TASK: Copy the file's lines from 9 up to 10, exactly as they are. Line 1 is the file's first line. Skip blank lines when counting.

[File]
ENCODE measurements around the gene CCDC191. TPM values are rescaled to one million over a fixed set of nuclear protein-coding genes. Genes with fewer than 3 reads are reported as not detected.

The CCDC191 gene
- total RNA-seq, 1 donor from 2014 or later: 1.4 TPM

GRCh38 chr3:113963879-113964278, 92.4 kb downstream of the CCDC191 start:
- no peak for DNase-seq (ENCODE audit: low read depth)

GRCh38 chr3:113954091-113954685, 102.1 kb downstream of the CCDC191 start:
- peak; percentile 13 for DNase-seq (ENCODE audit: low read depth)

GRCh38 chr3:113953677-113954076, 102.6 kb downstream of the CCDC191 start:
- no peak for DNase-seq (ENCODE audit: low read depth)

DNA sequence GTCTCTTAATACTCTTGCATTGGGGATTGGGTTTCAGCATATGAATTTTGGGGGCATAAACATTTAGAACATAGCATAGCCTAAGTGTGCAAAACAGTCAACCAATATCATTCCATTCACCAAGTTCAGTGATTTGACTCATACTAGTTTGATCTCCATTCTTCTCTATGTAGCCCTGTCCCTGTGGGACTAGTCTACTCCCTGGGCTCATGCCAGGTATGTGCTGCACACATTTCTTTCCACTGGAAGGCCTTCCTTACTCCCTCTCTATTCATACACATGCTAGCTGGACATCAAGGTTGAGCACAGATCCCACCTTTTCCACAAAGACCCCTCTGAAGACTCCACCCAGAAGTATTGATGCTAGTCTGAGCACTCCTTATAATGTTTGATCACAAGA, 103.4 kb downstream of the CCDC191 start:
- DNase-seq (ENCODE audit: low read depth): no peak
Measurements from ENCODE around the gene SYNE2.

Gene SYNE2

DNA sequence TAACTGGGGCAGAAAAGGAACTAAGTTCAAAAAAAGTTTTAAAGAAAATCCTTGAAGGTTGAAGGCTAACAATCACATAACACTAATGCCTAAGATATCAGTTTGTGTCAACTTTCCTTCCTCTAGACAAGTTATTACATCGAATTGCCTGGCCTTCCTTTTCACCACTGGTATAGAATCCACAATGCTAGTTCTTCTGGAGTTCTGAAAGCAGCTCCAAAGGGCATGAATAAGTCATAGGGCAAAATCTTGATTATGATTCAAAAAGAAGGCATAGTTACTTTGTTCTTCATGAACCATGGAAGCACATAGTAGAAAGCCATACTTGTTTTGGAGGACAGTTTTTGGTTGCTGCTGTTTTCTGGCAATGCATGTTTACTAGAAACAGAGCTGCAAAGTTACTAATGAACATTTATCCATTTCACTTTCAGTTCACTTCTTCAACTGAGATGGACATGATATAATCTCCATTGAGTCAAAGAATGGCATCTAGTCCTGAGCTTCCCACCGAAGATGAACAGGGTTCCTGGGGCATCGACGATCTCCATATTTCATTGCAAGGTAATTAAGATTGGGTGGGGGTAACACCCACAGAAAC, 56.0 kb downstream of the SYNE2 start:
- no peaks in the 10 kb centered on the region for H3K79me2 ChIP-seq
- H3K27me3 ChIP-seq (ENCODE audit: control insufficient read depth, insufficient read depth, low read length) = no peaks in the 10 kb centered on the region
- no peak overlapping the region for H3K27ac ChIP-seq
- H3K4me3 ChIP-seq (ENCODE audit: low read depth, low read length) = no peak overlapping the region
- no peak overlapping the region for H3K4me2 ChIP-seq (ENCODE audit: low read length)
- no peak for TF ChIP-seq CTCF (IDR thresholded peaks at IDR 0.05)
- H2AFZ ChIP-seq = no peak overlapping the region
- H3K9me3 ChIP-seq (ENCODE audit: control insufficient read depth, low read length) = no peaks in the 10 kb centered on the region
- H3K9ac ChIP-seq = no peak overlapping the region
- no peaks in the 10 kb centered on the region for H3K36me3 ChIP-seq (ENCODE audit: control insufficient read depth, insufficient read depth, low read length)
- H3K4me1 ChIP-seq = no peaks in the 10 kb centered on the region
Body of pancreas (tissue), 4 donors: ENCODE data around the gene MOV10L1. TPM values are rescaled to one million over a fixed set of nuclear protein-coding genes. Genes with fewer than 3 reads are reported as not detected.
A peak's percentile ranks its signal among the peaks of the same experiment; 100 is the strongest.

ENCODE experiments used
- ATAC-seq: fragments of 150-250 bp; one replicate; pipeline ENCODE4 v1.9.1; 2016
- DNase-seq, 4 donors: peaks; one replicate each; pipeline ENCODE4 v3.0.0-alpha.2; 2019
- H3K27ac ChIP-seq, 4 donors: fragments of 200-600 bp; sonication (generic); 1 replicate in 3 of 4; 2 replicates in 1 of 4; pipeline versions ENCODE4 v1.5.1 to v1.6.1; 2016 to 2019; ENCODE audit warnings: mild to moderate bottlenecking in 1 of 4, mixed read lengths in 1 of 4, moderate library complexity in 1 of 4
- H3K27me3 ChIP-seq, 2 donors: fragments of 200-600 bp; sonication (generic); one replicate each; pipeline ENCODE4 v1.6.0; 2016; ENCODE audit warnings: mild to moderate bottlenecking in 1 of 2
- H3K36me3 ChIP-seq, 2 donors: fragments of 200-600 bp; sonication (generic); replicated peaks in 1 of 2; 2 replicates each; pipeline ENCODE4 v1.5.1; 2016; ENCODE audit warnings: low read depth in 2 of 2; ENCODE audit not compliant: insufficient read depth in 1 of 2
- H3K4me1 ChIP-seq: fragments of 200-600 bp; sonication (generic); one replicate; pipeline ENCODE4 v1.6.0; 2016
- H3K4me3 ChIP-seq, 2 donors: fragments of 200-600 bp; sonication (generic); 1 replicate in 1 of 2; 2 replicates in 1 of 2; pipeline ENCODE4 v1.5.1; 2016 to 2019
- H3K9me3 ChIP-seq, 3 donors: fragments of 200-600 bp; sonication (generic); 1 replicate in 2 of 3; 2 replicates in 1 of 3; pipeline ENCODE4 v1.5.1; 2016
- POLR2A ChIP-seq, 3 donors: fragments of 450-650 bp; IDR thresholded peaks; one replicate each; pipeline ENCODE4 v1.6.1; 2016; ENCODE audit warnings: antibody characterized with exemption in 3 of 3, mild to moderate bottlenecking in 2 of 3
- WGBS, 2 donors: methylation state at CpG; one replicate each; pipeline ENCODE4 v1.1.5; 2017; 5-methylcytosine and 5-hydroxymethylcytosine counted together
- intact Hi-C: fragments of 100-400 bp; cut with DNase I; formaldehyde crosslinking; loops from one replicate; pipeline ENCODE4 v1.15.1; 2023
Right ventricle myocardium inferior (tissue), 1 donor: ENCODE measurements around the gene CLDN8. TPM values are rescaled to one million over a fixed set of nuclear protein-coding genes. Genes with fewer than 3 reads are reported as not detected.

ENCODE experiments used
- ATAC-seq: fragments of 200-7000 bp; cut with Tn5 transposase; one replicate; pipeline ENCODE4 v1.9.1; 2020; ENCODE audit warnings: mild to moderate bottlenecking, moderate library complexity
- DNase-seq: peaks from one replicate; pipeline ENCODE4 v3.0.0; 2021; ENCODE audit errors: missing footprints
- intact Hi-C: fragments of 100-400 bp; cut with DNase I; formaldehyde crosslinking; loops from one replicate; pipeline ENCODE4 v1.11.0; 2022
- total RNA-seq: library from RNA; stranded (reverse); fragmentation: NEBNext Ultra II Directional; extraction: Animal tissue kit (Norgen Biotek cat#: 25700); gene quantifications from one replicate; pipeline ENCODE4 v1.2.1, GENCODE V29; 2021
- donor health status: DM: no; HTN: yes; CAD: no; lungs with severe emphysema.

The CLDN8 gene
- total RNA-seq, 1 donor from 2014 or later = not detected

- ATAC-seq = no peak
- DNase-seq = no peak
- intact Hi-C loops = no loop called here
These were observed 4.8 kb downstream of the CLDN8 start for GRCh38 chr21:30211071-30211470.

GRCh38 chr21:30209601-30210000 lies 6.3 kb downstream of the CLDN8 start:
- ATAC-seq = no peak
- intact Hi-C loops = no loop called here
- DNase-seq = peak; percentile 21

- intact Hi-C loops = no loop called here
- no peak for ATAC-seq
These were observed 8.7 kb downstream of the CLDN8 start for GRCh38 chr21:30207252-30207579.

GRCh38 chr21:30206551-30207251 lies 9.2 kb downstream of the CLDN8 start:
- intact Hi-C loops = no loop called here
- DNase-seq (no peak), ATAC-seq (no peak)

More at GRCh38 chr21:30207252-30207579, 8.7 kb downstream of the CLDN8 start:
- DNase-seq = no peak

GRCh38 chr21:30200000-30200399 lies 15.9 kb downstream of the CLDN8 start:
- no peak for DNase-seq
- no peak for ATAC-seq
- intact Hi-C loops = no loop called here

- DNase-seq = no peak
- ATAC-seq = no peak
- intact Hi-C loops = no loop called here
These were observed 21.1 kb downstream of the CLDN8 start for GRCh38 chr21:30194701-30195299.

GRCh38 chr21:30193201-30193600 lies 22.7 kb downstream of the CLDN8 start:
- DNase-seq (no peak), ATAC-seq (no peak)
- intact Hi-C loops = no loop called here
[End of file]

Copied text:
- no peak for DNase-seq (ENCODE audit: low read depth)

DNA sequence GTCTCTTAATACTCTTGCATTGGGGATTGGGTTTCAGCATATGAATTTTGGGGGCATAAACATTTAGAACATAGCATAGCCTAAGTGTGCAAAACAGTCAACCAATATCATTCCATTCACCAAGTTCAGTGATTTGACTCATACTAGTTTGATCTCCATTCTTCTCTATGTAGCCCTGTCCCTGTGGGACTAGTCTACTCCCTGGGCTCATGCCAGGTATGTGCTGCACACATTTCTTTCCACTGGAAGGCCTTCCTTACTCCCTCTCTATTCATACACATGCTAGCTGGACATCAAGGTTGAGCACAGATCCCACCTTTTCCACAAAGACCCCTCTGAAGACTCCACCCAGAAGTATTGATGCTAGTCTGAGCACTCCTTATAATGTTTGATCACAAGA, 103.4 kb downstream of the CCDC191 start: